2022 NHL Draft Profiles: WHL Skaters

Analyzing two prospects from the WHL that the Senators could take 7th overall

As we continue our prospect profiles we turn to the Western Hockey League where the two most likely candidates to be selected 7th overall by the Ottawa Senators both happen to play for the same team. The interesting thing about these two prospects is that, although they’re ranked similarly and play for the same team, they’re very different players. In one corner, you have the smaller, speedy Matthew Savoie who has drawn comparisons to other small skilled stars like Brayden Point and Alex DeBrincat. In the other corner, you have a big, sturdy centre in Conor Geekie who’s got the NHL frame, shot and skill to be a very solid pivot at the highest level.

So, let’s dive in and take a look at the two members of the Winnipeg Ice who are likely to be around when the Sens step up to the podium in July.

Conor Geekie, C

PosTeamLeagueHeightWeightDate of BirthEliteProspects Consolidated Ranking
CWinnipeg IceWHL6'4"205 lbsMay 5, 2004#14

Geekie hails from Strathclair, Manitoba, a town of just over 700 people. With evident skill and added size, Geekie played for the Yellowhead Chiefs U18 AAA program in 2019-20, at the age of 15. In that season, he put up 35 points in just 26 games against players, in some cases, two years older than him. If you recall the vast difference in size and strength between 15 and 17 year old boys back when you were that age, you’d be particularly impressed with this accomplishment.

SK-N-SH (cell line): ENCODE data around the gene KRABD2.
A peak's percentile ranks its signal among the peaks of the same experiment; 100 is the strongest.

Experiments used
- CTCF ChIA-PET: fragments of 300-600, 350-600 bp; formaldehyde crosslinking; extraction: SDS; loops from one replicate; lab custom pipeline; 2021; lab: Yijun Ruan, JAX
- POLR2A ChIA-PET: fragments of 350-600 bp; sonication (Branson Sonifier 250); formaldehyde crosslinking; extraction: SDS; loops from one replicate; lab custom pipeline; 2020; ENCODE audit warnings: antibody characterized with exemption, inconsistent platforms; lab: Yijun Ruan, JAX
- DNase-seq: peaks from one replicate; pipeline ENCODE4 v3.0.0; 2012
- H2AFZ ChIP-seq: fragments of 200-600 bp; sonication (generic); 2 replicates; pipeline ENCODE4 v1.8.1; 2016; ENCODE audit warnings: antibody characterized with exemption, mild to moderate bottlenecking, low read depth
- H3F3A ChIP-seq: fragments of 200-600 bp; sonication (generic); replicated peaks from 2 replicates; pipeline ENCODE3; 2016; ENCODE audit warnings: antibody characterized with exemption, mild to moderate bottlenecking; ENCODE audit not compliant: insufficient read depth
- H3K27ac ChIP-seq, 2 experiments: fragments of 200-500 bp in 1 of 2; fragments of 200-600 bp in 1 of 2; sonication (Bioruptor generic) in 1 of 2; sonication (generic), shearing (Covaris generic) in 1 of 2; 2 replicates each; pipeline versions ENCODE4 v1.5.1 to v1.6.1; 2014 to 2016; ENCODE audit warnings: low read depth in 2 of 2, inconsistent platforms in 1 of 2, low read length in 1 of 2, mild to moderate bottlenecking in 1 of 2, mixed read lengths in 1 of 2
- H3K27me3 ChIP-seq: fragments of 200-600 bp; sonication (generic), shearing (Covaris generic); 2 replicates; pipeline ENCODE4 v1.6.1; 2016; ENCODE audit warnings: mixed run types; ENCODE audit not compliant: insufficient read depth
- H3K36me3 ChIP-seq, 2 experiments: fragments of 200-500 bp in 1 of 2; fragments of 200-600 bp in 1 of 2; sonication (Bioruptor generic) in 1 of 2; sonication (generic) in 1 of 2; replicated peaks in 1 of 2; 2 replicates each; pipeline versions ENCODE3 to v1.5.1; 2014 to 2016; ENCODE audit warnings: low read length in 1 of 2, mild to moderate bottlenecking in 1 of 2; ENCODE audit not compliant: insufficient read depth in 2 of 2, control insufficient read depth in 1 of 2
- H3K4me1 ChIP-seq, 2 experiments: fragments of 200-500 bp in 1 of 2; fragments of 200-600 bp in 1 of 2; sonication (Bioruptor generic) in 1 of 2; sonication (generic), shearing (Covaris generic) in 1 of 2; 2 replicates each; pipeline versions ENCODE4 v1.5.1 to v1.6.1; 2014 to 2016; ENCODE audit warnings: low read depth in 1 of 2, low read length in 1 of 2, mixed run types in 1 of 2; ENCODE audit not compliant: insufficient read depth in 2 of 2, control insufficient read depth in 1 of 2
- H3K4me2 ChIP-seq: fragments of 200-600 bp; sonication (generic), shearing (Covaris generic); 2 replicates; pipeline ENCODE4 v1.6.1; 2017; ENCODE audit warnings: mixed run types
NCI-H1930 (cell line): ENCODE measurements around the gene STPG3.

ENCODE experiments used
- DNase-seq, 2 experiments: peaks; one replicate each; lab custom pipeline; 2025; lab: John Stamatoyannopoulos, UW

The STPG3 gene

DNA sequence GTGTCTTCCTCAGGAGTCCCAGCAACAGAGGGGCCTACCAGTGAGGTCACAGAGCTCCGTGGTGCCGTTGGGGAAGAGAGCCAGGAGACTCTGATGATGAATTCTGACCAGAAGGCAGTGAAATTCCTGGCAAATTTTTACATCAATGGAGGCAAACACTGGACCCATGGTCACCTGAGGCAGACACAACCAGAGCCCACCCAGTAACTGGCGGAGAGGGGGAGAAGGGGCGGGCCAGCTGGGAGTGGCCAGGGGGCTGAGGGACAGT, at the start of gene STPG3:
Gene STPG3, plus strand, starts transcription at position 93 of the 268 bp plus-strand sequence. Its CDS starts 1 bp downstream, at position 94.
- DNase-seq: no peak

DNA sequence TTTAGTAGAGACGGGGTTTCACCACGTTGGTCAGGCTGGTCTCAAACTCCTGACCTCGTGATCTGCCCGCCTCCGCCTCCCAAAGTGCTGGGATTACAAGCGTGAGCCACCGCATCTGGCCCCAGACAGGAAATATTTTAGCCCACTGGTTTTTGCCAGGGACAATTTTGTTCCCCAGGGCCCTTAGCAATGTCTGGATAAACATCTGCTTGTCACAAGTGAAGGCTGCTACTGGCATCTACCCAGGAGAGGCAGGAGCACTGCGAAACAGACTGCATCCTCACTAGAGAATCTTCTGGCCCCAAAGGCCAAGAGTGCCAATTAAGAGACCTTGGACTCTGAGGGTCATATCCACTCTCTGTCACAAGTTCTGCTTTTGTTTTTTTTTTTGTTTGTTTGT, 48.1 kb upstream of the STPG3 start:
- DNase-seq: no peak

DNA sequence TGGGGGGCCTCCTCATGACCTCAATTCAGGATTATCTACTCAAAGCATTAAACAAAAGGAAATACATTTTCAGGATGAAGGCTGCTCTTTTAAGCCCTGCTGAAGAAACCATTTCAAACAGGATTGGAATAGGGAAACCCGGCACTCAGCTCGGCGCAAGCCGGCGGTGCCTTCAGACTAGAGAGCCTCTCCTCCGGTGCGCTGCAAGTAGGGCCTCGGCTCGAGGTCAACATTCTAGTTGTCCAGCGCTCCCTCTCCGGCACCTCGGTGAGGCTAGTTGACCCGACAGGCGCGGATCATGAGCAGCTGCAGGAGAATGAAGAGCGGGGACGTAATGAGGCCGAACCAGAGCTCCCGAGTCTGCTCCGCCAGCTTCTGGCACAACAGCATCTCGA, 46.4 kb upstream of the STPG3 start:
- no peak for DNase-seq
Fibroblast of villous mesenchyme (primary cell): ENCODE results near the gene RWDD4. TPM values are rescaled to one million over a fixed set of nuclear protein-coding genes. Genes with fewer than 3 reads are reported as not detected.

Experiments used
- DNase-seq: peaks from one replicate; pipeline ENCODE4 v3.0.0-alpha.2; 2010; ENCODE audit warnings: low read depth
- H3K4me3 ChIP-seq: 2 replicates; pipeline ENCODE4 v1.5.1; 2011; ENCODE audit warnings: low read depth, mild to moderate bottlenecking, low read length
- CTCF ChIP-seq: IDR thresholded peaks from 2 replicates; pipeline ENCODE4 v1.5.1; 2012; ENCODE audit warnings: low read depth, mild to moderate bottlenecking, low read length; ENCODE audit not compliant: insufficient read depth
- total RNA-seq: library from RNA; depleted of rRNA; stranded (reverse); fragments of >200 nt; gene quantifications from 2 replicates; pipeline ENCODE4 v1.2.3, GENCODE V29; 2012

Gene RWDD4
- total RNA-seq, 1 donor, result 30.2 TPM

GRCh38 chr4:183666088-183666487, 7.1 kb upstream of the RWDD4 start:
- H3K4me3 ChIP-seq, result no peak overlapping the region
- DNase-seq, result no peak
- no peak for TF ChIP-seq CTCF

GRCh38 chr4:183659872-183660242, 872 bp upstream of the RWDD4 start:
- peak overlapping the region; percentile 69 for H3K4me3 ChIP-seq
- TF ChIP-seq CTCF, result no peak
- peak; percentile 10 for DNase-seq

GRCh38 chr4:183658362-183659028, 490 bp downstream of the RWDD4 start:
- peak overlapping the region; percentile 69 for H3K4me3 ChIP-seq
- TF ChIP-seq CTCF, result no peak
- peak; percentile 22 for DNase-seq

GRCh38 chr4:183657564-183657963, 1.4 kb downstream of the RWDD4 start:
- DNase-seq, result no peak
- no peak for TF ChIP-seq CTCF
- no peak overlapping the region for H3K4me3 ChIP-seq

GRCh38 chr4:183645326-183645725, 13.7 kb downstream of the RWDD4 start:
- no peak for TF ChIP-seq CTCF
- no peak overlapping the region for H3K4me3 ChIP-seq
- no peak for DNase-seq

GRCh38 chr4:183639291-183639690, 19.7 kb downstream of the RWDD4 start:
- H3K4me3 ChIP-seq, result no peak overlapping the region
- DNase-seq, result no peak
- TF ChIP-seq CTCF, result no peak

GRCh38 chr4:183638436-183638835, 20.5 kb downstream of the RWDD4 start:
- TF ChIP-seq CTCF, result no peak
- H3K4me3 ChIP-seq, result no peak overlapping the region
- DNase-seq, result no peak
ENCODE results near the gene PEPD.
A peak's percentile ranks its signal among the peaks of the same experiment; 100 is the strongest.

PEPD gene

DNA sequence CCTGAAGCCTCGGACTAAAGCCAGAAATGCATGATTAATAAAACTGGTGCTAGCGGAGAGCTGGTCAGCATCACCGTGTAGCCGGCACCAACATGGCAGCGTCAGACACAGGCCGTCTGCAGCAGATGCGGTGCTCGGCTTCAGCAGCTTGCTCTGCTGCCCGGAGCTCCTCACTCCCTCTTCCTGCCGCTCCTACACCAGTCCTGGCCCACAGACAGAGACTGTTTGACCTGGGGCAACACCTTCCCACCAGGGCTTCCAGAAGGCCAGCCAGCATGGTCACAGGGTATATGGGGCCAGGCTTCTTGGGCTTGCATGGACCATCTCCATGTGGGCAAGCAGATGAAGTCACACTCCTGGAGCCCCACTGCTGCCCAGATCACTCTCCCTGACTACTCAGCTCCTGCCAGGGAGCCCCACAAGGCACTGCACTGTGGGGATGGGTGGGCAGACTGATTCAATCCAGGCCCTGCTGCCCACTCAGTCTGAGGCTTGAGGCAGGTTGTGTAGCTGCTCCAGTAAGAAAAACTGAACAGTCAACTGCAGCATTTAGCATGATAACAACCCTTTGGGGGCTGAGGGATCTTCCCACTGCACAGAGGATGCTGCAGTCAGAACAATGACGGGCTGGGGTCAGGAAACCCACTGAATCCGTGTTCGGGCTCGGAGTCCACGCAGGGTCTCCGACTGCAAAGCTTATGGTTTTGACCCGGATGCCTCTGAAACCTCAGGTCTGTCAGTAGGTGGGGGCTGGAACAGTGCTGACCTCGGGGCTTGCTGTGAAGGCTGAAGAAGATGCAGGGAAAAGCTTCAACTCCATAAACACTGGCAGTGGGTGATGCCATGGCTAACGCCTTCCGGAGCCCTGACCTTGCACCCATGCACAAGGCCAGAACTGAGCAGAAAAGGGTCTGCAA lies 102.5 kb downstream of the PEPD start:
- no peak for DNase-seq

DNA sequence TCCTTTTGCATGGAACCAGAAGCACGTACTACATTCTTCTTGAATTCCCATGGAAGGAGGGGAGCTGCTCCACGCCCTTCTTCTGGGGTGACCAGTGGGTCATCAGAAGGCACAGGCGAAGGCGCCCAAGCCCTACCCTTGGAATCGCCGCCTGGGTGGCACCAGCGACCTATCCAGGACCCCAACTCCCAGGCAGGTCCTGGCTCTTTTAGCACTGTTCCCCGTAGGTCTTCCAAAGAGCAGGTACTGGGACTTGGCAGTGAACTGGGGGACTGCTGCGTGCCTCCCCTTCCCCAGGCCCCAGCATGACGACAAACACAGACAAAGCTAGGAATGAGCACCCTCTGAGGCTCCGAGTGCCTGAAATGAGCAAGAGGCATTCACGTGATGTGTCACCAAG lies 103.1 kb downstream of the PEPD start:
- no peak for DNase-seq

After cracking the WHL, Geekie was quickly productive. In 2020-21, he split time between the Winnipeg Ice and the Virden Oil Capitals of the MJHL. While with Winnipeg, he contributed just under a point per game as a rookie.

Turning to this season, Geekie took his game to the next level, clearing a point per game while also taking important draws and growing his game away from the puck. Relative to other draft eligible WHLers this year, Geekie faired well in production. He ranked fourth in primary points per game (P1/GP) with 0.73 while his work at even strength was particularly impressive, with 0.62 even strength primary points per game (EV P1/GP), ranking him second.

Looking at how players from the WHL have performed during their draft year since 2017, Geekie ranks 34th in P1/GP and 14th in EV P1/GP. For a bit of comparison, previously drafted players with similar even strength production as Geekie coming out of this league include Dylan Cozens, Nolan Patrick and Kirby Dach.

When investigating draft profiles for Geekie, a few of the common trends are surrounding his hockey sense. The Ice were a strong team in the WHL this year and Geekie was one of their top contributors - particularly in the offensive zone. His ability to read and react to the play, while finding seams for his teammates, is one of the main reasons Winnipeg was able to be as successful as they were.

One thing to watch for with a player like Geekie is how much of his mature size is helping him be successful in junior and how much of it is truly his skill and abilities. For the most part, because Geekie sees the ice well, distributes the puck efficiently and has an underrated shot, it’s likely that he projects to be a solid NHLer. The question is if his average skating will be able to take the next step to turn him from solid NHLer to top line talent.